After the sabbath, as the first day of the week was dawning, Mary Magdalene and the other Mary went to see the tomb. (Matt. 28:1, NRSV)
We live in an old normal world where we expect the worst to happen. Maybe we hope for the best, but if we’re really honest, we expect the worst. Like those two Marys, we go to the tomb expecting the normal world where large boulders stay put. We’ve seen it just in the past weeks: chemical weapons attacks on children, retaliatory missile strikes, people ripped from their airplane seats, CEO’s of large banks getting rich by preying on the poor, children shot in their school, this is our normal world. This is the world of Herod, Pilate, and Caesar.
As fast as a crack of lightning, we, alongside those two Marys, are drawn out of our morose normalcy by a sight better than any Hollywood CGI studio could concoct. A life rocking earthquake, “lightning before dawn, snow in the Middle East (v. 3), a huge stone rolled away, and Caesar’s finest shaking in their boots— we are not simply on the edge of dawn, we stand upon the precipice of a strange and wonderful, although confusing and badly shaken, new world.” (Will Willimon, Feasting on the Gospels: Matthew vol. 2) We stand wholly in a world with a new normal.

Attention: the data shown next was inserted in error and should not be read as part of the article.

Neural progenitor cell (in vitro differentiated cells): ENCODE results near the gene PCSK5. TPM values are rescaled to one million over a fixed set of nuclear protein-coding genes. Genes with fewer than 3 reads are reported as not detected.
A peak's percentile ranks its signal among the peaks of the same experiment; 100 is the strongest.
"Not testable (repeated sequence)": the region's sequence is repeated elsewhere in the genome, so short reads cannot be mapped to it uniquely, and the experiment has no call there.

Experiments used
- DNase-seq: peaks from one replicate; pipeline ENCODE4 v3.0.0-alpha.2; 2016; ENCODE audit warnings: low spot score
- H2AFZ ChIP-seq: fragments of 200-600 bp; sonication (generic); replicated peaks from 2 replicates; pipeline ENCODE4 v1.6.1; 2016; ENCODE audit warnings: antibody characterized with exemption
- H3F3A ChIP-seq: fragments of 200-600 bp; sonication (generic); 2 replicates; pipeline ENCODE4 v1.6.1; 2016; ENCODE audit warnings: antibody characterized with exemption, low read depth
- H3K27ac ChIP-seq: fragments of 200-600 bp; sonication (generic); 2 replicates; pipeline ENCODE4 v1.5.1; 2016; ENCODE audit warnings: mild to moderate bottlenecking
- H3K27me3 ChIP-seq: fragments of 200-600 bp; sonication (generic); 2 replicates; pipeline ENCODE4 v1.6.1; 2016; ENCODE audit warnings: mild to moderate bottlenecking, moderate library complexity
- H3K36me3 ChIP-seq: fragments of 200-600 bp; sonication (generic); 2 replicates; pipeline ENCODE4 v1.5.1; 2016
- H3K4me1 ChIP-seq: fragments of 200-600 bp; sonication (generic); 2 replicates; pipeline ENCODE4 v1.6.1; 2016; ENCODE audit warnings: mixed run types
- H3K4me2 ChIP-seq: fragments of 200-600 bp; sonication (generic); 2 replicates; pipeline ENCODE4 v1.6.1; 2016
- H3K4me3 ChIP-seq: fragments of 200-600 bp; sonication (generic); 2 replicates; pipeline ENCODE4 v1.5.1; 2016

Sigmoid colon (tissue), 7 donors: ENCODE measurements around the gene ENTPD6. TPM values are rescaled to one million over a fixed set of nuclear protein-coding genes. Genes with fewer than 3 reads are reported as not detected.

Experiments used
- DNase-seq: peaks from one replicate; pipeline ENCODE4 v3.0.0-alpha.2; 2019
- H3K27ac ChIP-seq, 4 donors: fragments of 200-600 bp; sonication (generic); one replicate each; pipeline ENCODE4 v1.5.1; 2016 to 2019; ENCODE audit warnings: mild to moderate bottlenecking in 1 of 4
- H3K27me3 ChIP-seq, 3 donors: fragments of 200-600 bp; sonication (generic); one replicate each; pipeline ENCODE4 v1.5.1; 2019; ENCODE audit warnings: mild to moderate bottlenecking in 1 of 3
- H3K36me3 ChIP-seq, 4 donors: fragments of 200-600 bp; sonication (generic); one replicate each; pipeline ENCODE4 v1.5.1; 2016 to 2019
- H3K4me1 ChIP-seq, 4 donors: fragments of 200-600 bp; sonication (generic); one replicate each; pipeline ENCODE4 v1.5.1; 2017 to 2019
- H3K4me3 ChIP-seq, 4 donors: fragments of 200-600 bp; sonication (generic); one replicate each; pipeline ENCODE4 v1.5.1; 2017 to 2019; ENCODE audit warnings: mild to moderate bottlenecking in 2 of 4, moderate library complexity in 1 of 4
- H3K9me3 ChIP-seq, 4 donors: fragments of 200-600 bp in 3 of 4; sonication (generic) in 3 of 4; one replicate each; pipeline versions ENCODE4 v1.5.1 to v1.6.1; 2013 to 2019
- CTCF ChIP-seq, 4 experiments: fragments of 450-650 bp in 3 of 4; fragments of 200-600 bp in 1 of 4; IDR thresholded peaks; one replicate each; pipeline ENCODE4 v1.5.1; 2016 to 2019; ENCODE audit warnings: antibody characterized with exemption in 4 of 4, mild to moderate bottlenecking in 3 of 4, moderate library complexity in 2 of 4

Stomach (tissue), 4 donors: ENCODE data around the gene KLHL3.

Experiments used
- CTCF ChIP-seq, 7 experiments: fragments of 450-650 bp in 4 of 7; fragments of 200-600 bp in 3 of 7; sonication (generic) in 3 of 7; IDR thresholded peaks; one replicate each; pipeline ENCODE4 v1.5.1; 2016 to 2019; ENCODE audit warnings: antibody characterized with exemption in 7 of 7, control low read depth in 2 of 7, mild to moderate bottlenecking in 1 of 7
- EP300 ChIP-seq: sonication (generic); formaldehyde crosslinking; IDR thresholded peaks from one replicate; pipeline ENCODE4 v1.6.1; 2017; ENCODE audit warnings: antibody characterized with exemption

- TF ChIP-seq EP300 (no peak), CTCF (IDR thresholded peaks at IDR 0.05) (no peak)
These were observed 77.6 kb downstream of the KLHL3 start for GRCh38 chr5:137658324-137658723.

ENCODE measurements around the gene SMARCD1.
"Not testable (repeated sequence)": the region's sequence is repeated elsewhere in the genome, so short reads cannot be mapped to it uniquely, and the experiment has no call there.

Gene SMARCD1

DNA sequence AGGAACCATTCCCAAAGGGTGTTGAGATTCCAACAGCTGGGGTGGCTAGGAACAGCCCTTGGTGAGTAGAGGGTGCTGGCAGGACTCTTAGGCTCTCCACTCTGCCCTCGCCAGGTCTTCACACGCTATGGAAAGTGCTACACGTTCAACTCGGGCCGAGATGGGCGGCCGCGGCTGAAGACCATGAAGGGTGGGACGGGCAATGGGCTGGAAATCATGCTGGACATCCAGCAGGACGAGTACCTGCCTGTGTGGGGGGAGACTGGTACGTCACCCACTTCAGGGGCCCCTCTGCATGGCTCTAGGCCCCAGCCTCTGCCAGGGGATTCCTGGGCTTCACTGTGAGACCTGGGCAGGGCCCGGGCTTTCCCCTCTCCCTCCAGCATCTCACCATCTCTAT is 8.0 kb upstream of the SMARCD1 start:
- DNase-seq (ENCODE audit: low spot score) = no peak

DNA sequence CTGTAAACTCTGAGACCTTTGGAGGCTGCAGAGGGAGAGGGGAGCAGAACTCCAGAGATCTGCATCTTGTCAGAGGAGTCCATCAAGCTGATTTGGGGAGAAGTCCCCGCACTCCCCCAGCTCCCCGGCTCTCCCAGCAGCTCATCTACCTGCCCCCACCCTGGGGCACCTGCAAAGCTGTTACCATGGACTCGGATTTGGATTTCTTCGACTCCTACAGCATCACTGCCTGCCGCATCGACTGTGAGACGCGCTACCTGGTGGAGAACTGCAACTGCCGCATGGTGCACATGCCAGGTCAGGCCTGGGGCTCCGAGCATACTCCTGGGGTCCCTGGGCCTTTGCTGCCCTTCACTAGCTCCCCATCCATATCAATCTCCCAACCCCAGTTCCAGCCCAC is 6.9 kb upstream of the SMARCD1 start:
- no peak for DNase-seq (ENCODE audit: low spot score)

But what about that whole rock being removed. Why was that stone rolled away? If the resurrection already happened and Jesus wasn’t in that empty tomb, what possible reason could there have been for that angel to get in a workout and relax on top of the boulder? The stone wasn’t rolled away to let Jesus out, but to let us in. We are called into the cave because we often put God in a box. We tend to hold up a mirror to our desires and claim that this is exactly what God wants. God wants to be comfortable. God wants predictability. God wants to feel safe. We roll a stone over the cave of our life, sealing God safely away.
So the angel calls not only to each of those women to “come and see,” but to each one of us. Come and see inside this darkness. Come and see what God did. Come and see that hope lives. Come and see that peace has a chance. Come and see that death was defeated. Come and see that hate is overpowered. Come and see that love wins. Come and see that God has the last word. We go into that cave to see God has let Jesus out on the loose.
He is still risen. He is risen indeed.